Thereupon, ETOILE is the first transnational prospective randomized trial comparing definitive carbon ion therapy versus photon or combined photon and protontherapy as standard treatment for unresectable or macroscopically uncompleted resected radioresistant tumors. Eligible tumors are axial chordoma (except of base of skull), adenoid cystic carcinoma of head and neck (except of trachea) and sarcomas of any site (except chondrosarcoma of the skull base), non-previously irradiated and without pre-planned surgery or chemotherapy after the clinical trial procedure. Randomization is balanced 1 for 1. Patients of the experimental arm are treated in carbon ions centers in Europe and patients of the standard arm are treated in France in their closest participating radiotherapy center. An accrual of 250 patients is needed and an absolute difference of 20% of relapse free survival at five years is awaited. The main endpoint is the progression free survival at five years (ClinicalTrials.gov Identifier: NCT02838602) We applied the aforementioned proposals when we drafted the protocol [72].

Conclusion

Multiple uncertainties affect EQD definition, deposition and calculation in CIRT. Although it is not possible to harmonize all the steps of the treatment planning between the active centers, we proposed some of the following suggestions in order to further pool the results in the frame of international trials. Reporting only EQD appears clearly insufficient. Registering and storing raw individual particle number, energy and direction prior entry into the patient and LET in each voxel (for all fragments) according to the simulation CT scan, could allow for centralized EQD reconstruction with existing or novel radiobiological models. On the other hand, it is theoretically possible to standardize the definition and delineation of structures.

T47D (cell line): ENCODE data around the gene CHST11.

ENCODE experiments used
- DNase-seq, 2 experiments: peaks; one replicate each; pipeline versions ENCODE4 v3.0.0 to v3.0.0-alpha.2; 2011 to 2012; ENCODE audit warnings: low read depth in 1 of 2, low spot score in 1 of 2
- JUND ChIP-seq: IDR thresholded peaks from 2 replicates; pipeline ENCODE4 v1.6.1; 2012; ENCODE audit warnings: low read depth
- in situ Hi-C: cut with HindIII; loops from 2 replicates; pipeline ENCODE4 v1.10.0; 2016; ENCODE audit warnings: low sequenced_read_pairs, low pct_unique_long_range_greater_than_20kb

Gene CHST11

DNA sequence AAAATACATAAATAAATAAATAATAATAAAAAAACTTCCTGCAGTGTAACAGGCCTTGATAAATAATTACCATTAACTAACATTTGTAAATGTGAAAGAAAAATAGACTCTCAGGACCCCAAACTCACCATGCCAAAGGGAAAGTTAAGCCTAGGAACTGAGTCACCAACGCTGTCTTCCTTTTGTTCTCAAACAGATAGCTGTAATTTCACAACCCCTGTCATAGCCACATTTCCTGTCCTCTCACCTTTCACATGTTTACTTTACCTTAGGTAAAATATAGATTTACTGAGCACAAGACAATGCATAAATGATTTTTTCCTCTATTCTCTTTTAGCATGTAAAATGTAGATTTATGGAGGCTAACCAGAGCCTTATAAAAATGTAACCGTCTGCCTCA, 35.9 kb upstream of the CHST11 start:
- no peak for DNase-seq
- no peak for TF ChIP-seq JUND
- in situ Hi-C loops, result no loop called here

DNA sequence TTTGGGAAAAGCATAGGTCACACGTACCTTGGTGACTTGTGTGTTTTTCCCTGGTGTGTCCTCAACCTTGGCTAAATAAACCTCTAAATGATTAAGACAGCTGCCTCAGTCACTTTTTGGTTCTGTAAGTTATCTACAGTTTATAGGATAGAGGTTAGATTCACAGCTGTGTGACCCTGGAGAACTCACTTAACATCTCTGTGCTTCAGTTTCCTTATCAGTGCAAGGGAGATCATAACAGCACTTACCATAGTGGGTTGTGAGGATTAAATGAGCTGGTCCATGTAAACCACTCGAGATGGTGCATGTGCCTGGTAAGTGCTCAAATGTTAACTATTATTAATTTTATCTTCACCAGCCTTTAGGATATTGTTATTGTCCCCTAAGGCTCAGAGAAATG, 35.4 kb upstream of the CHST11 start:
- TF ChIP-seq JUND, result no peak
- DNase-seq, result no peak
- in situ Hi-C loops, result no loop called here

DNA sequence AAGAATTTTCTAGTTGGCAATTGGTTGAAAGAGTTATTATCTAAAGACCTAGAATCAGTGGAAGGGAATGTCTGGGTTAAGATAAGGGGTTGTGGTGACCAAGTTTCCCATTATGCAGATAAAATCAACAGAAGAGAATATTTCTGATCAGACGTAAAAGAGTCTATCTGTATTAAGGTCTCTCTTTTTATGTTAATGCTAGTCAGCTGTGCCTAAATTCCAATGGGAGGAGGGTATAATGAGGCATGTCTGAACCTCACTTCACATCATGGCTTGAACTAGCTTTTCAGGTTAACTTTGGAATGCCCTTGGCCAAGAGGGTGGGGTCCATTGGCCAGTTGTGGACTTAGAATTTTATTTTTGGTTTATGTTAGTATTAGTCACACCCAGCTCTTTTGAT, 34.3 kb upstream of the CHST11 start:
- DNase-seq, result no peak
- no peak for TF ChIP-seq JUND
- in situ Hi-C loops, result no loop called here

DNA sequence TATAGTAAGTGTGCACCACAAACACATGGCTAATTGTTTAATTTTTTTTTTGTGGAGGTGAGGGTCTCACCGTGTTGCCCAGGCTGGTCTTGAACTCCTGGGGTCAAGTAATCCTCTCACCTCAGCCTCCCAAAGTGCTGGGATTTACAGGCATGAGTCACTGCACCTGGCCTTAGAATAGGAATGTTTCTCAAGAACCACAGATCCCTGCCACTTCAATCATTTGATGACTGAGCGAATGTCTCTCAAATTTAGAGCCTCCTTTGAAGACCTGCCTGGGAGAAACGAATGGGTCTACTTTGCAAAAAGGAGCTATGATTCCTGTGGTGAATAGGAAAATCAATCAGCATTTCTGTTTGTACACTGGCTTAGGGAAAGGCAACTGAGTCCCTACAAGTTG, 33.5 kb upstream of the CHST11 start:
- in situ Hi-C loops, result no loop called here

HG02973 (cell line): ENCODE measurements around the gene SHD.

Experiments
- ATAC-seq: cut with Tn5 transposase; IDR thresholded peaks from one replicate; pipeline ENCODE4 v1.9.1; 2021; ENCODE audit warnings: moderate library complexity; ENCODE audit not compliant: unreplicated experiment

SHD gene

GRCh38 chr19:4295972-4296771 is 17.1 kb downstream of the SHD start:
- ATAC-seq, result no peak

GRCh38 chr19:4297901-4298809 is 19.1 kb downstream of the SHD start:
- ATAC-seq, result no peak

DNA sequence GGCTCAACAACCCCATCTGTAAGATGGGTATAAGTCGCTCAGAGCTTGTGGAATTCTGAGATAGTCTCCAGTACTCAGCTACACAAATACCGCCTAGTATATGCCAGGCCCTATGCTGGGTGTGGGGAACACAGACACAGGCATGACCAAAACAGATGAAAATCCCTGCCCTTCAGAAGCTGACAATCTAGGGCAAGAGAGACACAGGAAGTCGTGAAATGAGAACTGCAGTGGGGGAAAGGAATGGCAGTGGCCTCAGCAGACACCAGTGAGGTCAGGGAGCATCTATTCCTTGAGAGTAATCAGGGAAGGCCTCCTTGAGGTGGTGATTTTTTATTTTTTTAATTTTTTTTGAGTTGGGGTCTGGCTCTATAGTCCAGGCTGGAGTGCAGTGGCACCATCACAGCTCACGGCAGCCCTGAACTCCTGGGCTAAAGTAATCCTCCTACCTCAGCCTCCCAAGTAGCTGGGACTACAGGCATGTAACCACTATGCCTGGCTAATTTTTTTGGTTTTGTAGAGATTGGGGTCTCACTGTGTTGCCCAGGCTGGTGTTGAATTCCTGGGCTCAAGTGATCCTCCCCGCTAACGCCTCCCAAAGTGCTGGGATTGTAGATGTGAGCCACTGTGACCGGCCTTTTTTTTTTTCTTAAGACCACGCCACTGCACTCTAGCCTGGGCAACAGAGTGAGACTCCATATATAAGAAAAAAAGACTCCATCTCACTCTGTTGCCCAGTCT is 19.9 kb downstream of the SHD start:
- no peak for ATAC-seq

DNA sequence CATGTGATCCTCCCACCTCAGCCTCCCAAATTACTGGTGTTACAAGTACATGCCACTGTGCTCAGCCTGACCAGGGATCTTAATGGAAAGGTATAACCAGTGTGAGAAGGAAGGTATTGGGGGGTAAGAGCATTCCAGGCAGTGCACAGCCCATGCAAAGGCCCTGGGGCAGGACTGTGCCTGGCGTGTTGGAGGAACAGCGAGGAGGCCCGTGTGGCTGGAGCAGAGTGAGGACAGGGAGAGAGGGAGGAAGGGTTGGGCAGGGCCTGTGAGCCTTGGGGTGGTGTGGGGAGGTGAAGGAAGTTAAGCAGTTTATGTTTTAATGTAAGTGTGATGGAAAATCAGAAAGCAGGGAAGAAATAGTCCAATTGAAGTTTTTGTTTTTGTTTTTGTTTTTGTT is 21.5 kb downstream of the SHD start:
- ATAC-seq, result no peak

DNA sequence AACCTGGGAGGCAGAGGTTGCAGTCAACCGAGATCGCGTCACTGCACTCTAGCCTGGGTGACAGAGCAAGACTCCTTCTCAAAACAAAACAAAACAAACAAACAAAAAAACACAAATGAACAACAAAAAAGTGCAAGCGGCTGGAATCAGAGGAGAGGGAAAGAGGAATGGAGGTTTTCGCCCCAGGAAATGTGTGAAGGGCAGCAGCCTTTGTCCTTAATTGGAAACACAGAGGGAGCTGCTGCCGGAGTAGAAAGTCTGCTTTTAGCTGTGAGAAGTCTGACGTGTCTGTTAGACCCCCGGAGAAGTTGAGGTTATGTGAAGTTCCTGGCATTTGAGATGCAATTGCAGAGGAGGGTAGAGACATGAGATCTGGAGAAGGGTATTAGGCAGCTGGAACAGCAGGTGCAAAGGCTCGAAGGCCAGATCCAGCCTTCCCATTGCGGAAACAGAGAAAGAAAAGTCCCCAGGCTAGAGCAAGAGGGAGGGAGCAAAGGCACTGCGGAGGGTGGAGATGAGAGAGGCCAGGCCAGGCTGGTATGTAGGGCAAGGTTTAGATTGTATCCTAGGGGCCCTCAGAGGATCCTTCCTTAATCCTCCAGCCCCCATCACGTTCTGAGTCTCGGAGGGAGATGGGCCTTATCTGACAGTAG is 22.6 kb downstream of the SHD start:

Abbreviations

ABS:

Active beam shaping

CIRT:

Carbon ion radiotherapy

CNAO:

Centro Nazionale di Adroterapia Oncologica

EQD:

Equieffective dose

GSI:

Gesellschaft für Schwerionenforschung

HIMAC:

Heavy Ion Medical Accelerator in Chiba

HIT:

Heidelberg Ion Beam Therapy Center

IAEA:

International Atomic Energy Agency

ICRU:

International Commission on Radiation Units and Measurements

LEM:

local effect model

LET:

linear energy transfer

MIT:

Marburger Ionenstrahl-Therapiezentrum

NIRS:

National Institute of Radiological Sciences

OAR:

Organ(s) at risk

PS:

Passive beam shaping

PTCOG:

Particle Therapy Co-Operative Group

RBE:

Relative biological effectiveness

SBC:

Skull base chordoma(s)

SOBP:

Spread-out Bragg peak

ULICE:

Union of light ion centers in Europe

References

  1. 1.

    Barendsen GW, Koot CJ, Van Kersen GR, Bewley DK, Field SB, Parnell CJ. The effect of oxygen on impairment of the proliferative capacity of human cells in culture by ionizing radiations of different LET. Int J Radiat Biol Relat Stud Phys Chem Med. 1966;10(4):317–27.

  2. 2.

    Furusawa Y, Fukutsu K, Aoki M, Itsukaichi H, Eguchi-Kasai K, Ohara H, et al. Inactivation of aerobic and hypoxic cells from three different cell lines by accelerated (3) he-, (12) C- and (20) ne-ion beams. Radiat Res. 2000;154(5):485–96.